You have probably seen a post or two in your news Facebook News Feed about the "secret sister gift exchange" If you are a woman perhaps you have received an invite.
Search on Facebook for “secret sister gift exchange” and you’ll find people posting and re-posting the same message over and over again. The message claims you can buy a gift for $10 or more, add your name to a list and then receive a bounty of 36 gifts. A lot of people are thinking of doing it, or at least posting about it. It really isn’t a good idea.
Secret sister sounds a whole lot like a pyramid scam. The premise is you only spend $10, get one gift for someone else. Everybody else sends you one. How does this make any sense?
The biggest problem with the post is it’s illegal. United States Post Office regulations are very clear about pyramid schemes, and these gifts are being sent through the mail.
It’s also problematic because your personal information is posted on Facebook. “It’s against Facebook’s terms of agreement. So there’s the potential that Facebook, if they got wind of this, could block your account.”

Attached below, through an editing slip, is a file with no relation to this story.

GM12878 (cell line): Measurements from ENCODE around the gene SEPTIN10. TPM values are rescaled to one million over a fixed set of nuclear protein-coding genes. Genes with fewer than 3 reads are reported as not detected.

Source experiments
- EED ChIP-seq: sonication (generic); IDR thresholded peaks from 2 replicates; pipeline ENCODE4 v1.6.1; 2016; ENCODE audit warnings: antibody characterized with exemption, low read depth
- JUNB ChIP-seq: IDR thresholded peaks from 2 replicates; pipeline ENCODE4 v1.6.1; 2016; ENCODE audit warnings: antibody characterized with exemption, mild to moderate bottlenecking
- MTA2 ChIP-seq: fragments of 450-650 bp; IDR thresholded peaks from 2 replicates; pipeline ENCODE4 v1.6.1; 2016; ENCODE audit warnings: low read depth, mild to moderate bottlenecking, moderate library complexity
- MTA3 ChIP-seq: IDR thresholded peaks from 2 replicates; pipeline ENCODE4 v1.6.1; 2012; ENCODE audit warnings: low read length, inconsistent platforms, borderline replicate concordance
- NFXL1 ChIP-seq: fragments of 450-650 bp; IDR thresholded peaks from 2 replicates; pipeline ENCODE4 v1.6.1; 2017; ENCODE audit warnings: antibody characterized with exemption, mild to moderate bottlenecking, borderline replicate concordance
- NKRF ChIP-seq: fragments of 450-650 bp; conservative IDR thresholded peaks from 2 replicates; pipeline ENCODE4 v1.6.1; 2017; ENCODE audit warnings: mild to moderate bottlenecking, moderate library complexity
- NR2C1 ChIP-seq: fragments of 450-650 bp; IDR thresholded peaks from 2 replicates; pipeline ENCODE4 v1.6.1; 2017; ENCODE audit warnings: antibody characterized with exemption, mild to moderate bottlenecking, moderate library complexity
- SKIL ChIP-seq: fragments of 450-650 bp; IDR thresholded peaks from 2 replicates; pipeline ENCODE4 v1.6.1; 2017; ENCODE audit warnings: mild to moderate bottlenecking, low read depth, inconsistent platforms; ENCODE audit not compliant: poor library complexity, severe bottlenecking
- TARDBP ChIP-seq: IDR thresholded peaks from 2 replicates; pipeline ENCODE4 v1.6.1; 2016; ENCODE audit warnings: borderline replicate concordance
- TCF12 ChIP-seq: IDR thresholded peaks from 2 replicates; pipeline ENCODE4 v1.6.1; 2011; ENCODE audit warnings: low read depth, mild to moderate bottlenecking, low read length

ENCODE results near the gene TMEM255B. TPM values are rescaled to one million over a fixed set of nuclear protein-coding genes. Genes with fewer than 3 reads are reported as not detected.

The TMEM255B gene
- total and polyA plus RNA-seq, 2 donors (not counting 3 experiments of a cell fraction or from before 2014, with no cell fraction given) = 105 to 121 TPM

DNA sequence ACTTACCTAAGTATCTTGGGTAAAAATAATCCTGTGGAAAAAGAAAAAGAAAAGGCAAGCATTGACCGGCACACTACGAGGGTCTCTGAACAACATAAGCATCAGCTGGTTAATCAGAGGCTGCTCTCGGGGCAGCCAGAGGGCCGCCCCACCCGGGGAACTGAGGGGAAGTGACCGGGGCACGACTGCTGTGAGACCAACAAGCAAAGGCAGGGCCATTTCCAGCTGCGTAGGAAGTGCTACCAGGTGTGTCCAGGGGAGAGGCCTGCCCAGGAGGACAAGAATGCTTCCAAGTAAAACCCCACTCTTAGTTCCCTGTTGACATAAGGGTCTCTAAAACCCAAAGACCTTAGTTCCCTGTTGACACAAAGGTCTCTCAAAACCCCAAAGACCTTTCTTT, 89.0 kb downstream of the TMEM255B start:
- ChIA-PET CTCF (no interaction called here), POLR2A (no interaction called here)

There's at least one problem with chain letters. They're illegal if they request money or other items of value and promise a substantial return to the participants. Chain letters are a form of gambling, and sending them through the mail (or delivering them in person or by computer, but mailing money to participate) violates Title 18, United States Code, Section 1302, the Postal Lottery Statute. (Chain letters that ask for items of minor value, like picture postcards or recipes, may be mailed, since such items are not things of value within the meaning of the law.)
But it’s so enticing, especially when you see your friends doing it, and inviting you to join in. The chances of you getting 36 gifts are very slim. And what are you going to get? A bunch of junk that you probably don’t want anyway.